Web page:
A final recap on our trip to West Palm Beach to see the #Nats

Mostly non-baseball summary of visiting West Palm Beach for baseball

Where to stay:

There is a group of hotels on Metrocentre Blvd. a five minute drive from the Park.  Pick your brand:  Marriott, Springhill, Homewood Suites, Red Roof Inn Plus.  We stay at the Homewood Suites, and from what we’ve been told it beats the Springhill and Red Roof by miles.  We belong to the Hilton Honors, so when they put the hotel points on sale (June? July?) we calculate how many points we will need for our stay here, and buy them at a significant discount.  That, plus the “buy a week, get the 8th day free” brings the nightly price to ~$148.  Not bad for suites, breakfast every day, four dinners a week, full sized fridge, pool, community grill.  Last year, some players stayed here, but didn’t see any this year.  We were told that the Nats and Astros bought a 1970’s era closed hotel, with the idea of renovating it as a Hilton Garden Inn, but that the whole property would be blocked out for players and their families for two months.  But Hilton wouldn’t do that, so the property is still sitting there unbranded—and unrenovated.  Stay tuned.

Where to eat:

Pollo Tropical is good fast food near the hotel.  Other brand names (i.e. Wendy’s) are close by.  Cracker Barrel is right next to the Red Roof, so it’s walking distance from all those hotels. IHOP is less than a half mile away, is 24 hours, and has surprisingly good food for the demographic.

Past the ballpark a couple of miles on Military Trail is Pho 16 in Crosstown shopping center. Also good for Pho is Pho Saigon on Okeechobee, which again is a couple of miles from the ballpark.  Also on Okeechobee is Mike Rizzo’s recommendation, Zuccarelli’s.  We had a delicious dinner and desert (we’ve tried tiramisu literally all over the world, and this was the best). Also bought a pizza to eat the next day. In the same center is a French restaurant, French Corner Café:  also recommended (endorsed by Candide, who said that the Floating Island desert was as good as his French mother made).

If you’re in to cooking in your hotel room, the Super Walmart is between the hotels and the park.

Miscellaneous items about the park:

Please note the alligator sign.  I didn’t see any alligators, but I also noticed that there never were any waterfowl in the water.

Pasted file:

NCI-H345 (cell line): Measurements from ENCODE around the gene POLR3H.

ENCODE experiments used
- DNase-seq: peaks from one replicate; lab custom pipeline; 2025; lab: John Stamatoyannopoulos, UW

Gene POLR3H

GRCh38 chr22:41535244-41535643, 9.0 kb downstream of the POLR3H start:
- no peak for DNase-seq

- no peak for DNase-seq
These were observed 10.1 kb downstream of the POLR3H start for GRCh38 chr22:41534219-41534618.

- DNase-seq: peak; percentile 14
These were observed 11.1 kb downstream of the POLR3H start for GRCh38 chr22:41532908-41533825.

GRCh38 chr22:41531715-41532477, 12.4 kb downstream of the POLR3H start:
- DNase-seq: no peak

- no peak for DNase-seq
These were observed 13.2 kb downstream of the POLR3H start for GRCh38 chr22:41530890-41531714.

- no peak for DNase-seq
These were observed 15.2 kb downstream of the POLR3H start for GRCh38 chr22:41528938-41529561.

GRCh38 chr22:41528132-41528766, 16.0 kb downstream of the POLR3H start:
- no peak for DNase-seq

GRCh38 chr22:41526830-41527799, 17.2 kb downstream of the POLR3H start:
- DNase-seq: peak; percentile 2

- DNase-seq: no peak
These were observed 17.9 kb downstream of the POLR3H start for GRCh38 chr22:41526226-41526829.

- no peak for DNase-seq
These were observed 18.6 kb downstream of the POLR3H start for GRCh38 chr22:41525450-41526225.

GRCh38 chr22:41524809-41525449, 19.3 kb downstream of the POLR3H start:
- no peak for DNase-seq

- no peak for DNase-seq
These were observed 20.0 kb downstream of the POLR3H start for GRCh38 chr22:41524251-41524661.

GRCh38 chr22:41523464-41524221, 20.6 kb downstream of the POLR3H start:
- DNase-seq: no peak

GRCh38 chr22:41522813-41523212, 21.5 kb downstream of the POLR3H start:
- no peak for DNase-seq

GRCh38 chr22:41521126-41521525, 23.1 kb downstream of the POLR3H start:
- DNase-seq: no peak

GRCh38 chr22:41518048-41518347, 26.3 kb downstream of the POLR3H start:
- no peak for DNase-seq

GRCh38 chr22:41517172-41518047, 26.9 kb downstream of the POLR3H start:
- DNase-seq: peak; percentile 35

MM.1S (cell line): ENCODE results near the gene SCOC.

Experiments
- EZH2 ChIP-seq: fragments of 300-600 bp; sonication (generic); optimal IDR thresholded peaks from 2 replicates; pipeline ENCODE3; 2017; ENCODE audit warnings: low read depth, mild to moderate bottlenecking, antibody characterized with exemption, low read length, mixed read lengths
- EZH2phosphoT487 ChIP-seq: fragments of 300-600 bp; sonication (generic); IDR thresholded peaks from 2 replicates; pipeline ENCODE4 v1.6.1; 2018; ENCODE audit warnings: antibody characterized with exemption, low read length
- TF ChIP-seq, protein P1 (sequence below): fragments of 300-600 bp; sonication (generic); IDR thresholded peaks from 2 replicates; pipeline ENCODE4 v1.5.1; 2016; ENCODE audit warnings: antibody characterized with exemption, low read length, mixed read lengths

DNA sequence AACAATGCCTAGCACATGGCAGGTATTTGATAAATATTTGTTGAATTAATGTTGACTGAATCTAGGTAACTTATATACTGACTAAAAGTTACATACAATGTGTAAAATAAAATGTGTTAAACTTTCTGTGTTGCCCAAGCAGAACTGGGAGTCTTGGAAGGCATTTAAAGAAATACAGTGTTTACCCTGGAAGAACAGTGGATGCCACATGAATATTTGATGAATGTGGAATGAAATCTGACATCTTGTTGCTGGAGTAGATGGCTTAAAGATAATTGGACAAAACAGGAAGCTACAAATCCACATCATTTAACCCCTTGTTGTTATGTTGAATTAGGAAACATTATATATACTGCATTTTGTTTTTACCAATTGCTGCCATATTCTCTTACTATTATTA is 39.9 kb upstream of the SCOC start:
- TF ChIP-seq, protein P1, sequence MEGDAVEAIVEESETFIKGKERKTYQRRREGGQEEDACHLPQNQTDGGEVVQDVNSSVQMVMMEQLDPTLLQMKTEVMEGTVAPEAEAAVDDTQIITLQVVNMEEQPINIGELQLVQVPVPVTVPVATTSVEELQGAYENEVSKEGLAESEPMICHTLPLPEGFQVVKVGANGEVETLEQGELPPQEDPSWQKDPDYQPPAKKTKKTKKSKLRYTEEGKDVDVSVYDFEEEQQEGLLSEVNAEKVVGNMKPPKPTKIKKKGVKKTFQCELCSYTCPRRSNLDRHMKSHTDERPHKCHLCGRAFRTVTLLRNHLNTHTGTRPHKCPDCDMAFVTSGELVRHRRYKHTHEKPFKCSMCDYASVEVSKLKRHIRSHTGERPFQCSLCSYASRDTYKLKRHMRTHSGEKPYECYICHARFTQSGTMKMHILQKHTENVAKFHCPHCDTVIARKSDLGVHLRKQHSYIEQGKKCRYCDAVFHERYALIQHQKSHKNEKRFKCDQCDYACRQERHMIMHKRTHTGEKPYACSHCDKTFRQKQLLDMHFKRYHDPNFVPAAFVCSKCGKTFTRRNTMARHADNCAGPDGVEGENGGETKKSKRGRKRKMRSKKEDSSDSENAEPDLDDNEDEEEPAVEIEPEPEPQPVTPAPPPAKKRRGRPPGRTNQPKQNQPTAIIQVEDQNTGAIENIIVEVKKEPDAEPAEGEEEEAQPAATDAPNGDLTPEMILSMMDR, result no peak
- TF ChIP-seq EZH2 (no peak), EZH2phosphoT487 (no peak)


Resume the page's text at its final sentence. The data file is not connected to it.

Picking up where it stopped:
As I mentioned earlier, the Astros manage the park.  I noticed that they have hired a number of disabled employees.  The center section of the field between Military Trail and Haverhill Road is planted in what I’d call infield grass, and is expected to be used as soccer fields. The plan is to park cars on the “tough” St. Augustine grass on either side, and shuttle the fans through the training complex to the entrance.  That’s the real reason for all those carts, not just fans that show up early for the workouts. There are these weird “Area of Refuge” signs outside the park.  Since they are at the top of a slope, outside the park, they don’t look like much of a refuge from anything—even if the Park were on fire, these would be too close.  There were a lot of guesses from the staff, police/fire/EMT guys who were on the grounds, but the best guess I heard was “maybe they told the insurance company that they have an ‘area of refuge’ so they got a discount.”

They’ve replaced the photo of Dusty in the team store with Max.  Seems fair.

What else to do there? [These are what we did.  Other opportunities abound, depending on your interests].

Check out the Kravis Center schedule.  Great entertainment options, reasonable prices, and free parking.

Mounts Botanical Garden:  nice if you like greenery. It’s under the flight path for the WPB airport, so it’s not the best place for relaxing.  But I did learn some things about cooking herbs, enjoyed the flowers, and saw the biggest lizard I’ve ever seen in Florida (about 14”).

Manatee viewing at the FPL complex where they come to warm up in the warm water discharge.  We didn’t see any (the day was pretty warm) but did see a school of tarpon. There were manatees the next day, including a baby with its mom.

Along Flagler Drive is the Dr. Martin Luther King Memorial.  There are plenty of places to sit along the waterway in that area, including a fishing pier (we didn’t try that, nor did we stop in the Maritime Museum, which looked to be about the size of our condo, so shouldn’t take long). Plenty of boat traffic to watch, occasional fish jumping, and the zillion dollar residences and The Breakers across the way.

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